Commentary

The Masculine Default

There’s a tragedy lurking inside children’s books, one that most people don’t realize: Taken as a whole, the genre is kind of sexist. A study of kids’ books published between 1900 and 2000 found that male protagonists were nearly twice as common as female ones. And in anthropomorphic fiction such as Winnie the Pooh, male heroes are even more dominant. Pick five to 10 books from your child’s library and you’ll see what I’m talking about.

Exposure to a glut of male characters reinforces a primal default — when in doubt, assume it’s male. Just think about the pronouns you use when referring to your child’s stuffed animals or the dogs in the park. Is it he or is it she? What about the Easter Bunny and the elf on the shelf?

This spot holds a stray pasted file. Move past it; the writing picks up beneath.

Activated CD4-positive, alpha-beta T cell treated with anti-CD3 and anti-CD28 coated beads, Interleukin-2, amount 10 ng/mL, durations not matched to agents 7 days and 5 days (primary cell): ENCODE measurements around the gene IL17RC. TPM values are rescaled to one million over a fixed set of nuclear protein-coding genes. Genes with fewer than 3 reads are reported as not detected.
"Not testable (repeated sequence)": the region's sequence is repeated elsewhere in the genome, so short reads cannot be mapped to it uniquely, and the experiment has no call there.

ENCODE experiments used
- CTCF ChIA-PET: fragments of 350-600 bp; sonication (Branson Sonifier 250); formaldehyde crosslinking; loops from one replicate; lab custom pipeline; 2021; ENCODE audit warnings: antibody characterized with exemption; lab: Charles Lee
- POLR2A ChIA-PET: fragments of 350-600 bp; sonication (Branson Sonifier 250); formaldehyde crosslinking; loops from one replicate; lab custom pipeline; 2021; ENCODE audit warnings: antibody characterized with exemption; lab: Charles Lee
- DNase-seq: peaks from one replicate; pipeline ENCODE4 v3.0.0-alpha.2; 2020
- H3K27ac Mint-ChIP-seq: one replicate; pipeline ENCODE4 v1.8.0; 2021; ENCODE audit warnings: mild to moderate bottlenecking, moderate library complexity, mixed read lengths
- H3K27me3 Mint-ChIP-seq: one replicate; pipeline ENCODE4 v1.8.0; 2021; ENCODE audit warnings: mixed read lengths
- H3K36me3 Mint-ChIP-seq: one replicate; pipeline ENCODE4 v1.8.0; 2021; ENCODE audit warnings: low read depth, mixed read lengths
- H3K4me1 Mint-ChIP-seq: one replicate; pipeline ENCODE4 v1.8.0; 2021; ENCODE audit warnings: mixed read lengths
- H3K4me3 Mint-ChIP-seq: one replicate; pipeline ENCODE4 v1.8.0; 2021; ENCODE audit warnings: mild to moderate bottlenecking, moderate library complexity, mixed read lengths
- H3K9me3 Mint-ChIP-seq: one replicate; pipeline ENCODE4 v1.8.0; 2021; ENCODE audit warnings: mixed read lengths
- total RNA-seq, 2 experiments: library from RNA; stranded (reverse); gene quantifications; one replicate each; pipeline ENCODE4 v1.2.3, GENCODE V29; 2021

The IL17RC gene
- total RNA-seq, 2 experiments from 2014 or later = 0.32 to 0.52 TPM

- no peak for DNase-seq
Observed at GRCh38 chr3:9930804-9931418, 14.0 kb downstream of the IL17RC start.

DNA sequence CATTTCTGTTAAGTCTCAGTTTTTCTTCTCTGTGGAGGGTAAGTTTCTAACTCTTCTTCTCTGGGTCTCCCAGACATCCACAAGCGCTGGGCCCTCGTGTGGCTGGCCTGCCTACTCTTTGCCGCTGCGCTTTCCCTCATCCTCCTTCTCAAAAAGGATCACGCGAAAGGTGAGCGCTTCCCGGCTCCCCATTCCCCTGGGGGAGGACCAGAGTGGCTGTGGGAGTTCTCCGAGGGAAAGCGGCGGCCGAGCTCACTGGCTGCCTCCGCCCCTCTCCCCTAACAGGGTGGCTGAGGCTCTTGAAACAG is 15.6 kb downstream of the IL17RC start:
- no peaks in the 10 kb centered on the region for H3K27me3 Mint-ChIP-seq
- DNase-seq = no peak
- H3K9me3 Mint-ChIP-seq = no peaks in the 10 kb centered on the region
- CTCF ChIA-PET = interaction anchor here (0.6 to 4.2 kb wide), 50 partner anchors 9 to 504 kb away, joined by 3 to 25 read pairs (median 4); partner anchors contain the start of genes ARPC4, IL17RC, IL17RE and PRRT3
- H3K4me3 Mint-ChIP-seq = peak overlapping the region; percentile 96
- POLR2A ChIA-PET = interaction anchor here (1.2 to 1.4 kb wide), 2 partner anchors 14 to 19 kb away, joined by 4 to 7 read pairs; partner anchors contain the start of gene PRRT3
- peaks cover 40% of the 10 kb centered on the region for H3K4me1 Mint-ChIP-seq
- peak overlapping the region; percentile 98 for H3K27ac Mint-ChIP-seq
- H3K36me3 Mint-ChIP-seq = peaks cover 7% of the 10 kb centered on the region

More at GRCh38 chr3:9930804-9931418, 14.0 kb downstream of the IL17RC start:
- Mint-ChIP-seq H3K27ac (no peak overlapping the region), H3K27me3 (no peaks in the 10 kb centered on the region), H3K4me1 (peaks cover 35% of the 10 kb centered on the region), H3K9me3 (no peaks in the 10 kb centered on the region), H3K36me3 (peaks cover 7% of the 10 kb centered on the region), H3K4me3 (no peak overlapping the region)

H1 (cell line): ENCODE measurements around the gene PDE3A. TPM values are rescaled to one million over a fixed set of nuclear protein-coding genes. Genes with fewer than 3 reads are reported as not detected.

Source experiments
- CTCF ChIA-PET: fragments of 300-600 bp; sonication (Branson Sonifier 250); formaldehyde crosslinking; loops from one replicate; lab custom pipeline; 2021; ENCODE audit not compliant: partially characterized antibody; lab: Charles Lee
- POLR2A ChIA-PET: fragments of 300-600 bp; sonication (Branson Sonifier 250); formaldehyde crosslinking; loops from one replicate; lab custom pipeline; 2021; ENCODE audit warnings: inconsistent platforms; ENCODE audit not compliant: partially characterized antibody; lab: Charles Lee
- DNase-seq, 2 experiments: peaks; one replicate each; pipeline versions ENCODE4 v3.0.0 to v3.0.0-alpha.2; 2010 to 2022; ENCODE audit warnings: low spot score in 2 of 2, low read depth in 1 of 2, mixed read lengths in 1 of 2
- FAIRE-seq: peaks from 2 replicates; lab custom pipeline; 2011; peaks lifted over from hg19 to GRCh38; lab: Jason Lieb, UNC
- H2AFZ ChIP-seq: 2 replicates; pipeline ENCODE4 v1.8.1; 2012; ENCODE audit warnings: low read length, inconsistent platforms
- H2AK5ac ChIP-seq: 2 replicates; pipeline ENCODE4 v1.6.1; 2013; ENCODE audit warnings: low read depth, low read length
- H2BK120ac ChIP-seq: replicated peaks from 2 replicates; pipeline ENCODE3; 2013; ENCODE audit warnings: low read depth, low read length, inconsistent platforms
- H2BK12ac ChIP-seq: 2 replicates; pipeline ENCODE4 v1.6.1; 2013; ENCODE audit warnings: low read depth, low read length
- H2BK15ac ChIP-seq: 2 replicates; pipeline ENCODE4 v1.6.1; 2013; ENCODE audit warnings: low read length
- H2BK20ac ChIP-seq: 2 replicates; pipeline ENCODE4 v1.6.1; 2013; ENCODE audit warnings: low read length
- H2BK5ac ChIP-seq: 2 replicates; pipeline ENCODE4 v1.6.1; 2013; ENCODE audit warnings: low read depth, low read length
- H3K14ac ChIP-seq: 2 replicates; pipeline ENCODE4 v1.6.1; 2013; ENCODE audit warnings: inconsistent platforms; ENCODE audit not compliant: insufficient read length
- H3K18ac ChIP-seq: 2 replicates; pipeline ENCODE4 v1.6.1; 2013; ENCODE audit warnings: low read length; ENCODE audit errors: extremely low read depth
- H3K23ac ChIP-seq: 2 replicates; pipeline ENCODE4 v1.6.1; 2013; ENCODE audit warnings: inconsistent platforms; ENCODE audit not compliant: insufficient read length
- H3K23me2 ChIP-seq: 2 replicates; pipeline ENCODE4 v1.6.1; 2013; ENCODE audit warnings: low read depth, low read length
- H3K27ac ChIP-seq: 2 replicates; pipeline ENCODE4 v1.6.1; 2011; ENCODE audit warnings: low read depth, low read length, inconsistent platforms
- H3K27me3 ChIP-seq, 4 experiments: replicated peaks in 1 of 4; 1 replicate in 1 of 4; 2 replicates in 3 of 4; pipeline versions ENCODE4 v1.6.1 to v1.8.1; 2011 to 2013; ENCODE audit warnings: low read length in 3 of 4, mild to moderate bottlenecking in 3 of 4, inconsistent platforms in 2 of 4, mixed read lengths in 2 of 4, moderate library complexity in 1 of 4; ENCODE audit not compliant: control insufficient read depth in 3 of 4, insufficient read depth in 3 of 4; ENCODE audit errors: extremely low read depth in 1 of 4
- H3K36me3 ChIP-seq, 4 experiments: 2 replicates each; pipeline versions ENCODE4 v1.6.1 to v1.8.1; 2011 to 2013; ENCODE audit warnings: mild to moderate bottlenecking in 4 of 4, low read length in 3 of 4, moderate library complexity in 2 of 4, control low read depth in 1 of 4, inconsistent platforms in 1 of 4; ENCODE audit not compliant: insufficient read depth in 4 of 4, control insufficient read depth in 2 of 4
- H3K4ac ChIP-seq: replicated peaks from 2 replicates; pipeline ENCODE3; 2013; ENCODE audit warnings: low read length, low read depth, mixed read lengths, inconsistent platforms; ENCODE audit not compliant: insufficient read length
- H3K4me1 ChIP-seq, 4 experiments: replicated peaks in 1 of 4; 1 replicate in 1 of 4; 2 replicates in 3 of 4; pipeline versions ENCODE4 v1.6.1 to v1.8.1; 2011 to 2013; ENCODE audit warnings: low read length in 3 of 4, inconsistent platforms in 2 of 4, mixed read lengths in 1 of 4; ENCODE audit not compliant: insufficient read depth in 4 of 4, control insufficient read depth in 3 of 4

Complicating things are the conflicting sentiments progressives have about gender. On the one hand, gender is a social construct and therefore arbitrary and overrated. On the other hand, gender disparity is real and it must be rectified. None of which my two-year-old understands. I just want her to know that girls are as worthy of being the subjects of books as boys are.